Urban Freight Hubs discussed at Tory Conference
London-based global courier ParcelHero called for action on establishing urban freight hubs at the Conservative Conference yesterday, and won the backing of Roads Minister Andrew Jones MP.
Anyone who’s sat at home looking out of the window in most residential streets will see the crux of the problem. Almost every day a plethora of delivery vehicles will pass by, each with just one or two parcels to drop off. Why can’t all the parcels be consolidated onto on van which would service the whole street? The answer is of course competition and not collaboration between couriers.
Speaking at the debate on the future of our roads at the party conference in Manchester yesterday, ParcelHero’s David Jinks said that Britain needed to follow the learning gained during the 2012 Olympic Games. He explained “We need to learn the successful lesson of the Olympics when London established freight hubs to slash the number of trucks on the capital’s streets during the Games, pooling distribution and allowing quiet evening deliveries”.
Andrew Jones, Secretary of State for Transport and the man in charge of the national freight and logistics policy was moved by the call. “I do agree with you. I think there is a strong need for transport freight hubs in our cities and it is something we will be pursuing”.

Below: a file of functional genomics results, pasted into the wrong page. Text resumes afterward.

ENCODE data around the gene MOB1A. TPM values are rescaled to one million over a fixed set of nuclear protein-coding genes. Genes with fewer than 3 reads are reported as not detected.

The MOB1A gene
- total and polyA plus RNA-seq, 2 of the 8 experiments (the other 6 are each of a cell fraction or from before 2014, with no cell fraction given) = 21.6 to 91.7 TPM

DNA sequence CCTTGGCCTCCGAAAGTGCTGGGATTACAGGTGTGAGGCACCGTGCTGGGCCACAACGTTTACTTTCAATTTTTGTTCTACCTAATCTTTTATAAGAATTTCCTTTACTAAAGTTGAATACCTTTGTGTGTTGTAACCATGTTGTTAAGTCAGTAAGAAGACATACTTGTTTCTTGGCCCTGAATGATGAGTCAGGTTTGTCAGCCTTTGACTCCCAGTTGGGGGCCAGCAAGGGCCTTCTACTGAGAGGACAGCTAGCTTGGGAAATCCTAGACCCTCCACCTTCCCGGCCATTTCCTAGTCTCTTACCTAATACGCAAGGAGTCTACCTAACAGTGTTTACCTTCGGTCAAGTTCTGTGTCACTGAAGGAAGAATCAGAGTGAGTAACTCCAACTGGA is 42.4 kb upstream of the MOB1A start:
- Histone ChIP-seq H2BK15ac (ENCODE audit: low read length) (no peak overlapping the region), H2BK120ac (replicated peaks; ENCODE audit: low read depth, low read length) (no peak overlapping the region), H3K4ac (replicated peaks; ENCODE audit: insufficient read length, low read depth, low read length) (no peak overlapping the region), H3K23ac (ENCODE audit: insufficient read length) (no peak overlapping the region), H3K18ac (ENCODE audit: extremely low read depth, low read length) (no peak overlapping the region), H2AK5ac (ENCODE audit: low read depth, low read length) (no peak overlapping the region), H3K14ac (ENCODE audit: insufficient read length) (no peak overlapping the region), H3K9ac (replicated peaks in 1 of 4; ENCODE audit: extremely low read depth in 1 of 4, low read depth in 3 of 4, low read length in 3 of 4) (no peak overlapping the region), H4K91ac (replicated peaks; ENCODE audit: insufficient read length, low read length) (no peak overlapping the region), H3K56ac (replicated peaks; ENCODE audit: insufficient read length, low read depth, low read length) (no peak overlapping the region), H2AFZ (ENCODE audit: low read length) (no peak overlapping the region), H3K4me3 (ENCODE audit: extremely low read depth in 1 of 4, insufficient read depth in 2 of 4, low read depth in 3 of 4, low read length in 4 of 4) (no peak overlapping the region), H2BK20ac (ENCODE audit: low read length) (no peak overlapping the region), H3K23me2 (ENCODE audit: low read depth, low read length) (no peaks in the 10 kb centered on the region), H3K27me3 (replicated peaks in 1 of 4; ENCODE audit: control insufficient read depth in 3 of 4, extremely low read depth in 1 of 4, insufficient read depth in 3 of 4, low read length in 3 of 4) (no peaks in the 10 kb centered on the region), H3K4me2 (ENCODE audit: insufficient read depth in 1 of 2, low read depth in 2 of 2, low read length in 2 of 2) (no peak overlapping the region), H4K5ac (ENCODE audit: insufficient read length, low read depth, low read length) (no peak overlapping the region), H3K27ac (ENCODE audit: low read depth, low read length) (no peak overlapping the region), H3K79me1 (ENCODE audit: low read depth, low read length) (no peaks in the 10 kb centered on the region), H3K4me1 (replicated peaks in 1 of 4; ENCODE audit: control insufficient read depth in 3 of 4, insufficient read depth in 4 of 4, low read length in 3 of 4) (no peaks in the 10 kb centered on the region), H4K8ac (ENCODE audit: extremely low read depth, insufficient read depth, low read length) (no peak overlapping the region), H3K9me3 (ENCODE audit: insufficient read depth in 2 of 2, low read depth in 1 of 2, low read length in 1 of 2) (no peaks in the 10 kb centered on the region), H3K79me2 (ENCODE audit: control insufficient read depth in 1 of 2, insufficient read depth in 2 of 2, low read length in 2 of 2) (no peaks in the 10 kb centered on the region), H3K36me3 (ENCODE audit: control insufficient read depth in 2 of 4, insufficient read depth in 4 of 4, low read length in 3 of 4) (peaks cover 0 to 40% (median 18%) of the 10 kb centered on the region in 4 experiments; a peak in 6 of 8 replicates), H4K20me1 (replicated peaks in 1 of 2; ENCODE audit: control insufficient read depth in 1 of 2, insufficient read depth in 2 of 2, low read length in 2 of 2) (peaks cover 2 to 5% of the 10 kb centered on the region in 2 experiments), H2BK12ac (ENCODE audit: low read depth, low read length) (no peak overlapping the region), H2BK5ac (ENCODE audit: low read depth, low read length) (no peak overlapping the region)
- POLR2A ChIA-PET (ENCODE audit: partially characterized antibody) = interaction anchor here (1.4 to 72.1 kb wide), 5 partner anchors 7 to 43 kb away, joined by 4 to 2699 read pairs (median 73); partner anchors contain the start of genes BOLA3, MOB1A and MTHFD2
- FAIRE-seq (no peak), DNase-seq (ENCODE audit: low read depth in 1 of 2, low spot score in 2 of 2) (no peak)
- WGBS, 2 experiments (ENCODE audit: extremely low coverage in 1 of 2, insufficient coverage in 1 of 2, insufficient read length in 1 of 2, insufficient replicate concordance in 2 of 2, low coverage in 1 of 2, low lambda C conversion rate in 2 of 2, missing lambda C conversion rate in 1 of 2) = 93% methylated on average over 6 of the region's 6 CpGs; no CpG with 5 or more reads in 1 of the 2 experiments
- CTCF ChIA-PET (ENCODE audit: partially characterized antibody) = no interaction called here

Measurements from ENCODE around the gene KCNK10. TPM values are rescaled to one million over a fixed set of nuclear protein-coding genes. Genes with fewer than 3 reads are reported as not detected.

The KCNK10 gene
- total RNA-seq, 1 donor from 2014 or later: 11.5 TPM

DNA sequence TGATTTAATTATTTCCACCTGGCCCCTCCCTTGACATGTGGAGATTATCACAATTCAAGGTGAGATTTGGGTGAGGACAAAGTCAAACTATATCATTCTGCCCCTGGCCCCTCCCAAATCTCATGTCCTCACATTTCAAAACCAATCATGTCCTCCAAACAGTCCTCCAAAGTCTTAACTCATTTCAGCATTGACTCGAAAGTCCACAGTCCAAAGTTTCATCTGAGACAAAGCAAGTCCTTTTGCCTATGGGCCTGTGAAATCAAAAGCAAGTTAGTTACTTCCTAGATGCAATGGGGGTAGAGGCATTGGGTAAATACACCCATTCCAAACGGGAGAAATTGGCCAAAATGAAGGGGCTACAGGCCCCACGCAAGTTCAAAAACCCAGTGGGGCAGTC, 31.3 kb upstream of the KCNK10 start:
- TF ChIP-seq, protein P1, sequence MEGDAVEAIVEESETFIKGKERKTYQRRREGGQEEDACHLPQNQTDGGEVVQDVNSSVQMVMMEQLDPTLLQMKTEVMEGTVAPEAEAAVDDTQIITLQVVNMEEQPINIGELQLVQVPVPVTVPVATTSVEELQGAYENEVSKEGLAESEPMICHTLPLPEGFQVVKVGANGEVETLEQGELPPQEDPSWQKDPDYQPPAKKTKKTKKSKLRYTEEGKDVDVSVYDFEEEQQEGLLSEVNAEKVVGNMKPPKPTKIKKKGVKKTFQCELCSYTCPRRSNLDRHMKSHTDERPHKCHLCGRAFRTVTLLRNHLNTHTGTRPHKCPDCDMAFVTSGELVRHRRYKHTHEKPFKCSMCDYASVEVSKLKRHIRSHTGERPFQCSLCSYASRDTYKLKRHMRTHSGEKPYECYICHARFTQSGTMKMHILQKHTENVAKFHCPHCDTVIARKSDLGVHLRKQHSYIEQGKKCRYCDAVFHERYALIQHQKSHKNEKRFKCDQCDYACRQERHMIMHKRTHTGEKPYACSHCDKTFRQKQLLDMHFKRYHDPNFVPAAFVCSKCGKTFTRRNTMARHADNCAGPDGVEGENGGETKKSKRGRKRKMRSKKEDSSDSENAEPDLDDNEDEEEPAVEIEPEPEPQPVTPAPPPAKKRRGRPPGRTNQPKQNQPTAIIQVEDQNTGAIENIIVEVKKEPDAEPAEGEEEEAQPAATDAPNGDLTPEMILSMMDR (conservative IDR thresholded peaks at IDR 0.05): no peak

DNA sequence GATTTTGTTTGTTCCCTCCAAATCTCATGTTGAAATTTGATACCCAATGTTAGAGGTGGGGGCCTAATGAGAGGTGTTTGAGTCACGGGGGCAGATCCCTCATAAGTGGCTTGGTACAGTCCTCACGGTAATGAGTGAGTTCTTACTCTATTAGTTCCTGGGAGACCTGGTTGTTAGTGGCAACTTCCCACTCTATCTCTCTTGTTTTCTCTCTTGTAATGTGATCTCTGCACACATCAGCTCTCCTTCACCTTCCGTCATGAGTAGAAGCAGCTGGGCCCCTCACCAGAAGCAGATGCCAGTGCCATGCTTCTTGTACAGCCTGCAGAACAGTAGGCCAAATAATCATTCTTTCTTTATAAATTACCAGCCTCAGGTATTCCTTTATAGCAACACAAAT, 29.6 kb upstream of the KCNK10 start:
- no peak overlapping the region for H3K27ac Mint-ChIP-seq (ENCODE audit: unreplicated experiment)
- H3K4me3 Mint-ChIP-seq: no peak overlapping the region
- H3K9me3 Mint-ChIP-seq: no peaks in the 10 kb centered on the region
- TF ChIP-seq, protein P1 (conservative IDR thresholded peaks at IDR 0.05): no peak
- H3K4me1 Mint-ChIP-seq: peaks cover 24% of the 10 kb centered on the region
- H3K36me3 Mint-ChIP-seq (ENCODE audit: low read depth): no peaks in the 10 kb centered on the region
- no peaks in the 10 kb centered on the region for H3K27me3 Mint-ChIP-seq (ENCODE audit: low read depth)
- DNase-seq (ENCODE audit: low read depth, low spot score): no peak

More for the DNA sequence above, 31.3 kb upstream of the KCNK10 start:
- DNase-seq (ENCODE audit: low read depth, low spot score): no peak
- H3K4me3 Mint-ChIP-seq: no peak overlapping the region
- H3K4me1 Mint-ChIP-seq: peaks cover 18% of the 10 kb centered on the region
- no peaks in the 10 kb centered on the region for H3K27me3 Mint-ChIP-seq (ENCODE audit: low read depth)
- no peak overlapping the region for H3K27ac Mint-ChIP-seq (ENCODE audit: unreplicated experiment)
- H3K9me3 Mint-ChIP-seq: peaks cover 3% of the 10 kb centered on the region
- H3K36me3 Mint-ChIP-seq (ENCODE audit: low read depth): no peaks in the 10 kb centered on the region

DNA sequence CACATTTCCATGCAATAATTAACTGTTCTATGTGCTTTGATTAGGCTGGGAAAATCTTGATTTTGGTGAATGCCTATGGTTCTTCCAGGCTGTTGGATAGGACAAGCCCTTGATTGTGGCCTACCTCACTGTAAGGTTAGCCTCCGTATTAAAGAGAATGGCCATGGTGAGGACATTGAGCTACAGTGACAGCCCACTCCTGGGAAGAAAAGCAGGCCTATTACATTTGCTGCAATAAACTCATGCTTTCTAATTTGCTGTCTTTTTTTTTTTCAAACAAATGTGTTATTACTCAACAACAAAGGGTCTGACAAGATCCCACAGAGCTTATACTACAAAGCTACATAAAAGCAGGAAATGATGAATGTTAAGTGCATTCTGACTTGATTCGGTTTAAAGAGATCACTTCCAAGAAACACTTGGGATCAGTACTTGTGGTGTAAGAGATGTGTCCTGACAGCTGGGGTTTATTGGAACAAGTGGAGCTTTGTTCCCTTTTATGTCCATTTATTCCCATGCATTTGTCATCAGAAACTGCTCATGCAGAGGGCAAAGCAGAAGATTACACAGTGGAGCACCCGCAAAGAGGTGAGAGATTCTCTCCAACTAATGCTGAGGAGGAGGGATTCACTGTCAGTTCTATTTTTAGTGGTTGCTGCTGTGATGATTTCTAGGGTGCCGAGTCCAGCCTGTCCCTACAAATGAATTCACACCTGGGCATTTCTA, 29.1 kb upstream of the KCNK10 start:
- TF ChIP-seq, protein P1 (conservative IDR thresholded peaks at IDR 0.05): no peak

David was speaking at the Conference’s Transport Hub event, where an expert panel was discussing ‘A vision for the Future of our Roads’. The call for a concentrated approach to developing freight hubs also won support from panellist Shaun Spiers, CEO for the Campaign to Protect Rural England, who said collaboration was key to reducing the number of deliveries into UK cities.
ParcelHero’s appeal was also supported by Anthony Smith, CEO of the independent transport users’ watchdog, Transport Focus. Anthony said it was a very important that the delivery infrastructure is coordinated more coherently in our cities, and pointed to the fact that a delivery vehicle that regularly dropped and picked up items from a parcels locker at a store near him – reducing the number of deliveries by concentrating them at one point rather than visiting many different homes – was repeatedly ticketed by wardens; and that a more joined-up approach was needed.
The debate, organised by The Chartered Institute of Logistics and Transport (CILT), was chaired by its Chief Executive Steve Agg, who said that CILT has supported the concept for a long time and that work is underway in a number of cities to develop a more collaborative approach to deliveries.
One of the immediate issues that would arise is that couriers have markedly different services. Compare DPD with their 15 minute time slots with couriers who could knock on your door at any time between 7am and 7pm and the difficulties of collaboration become obvious.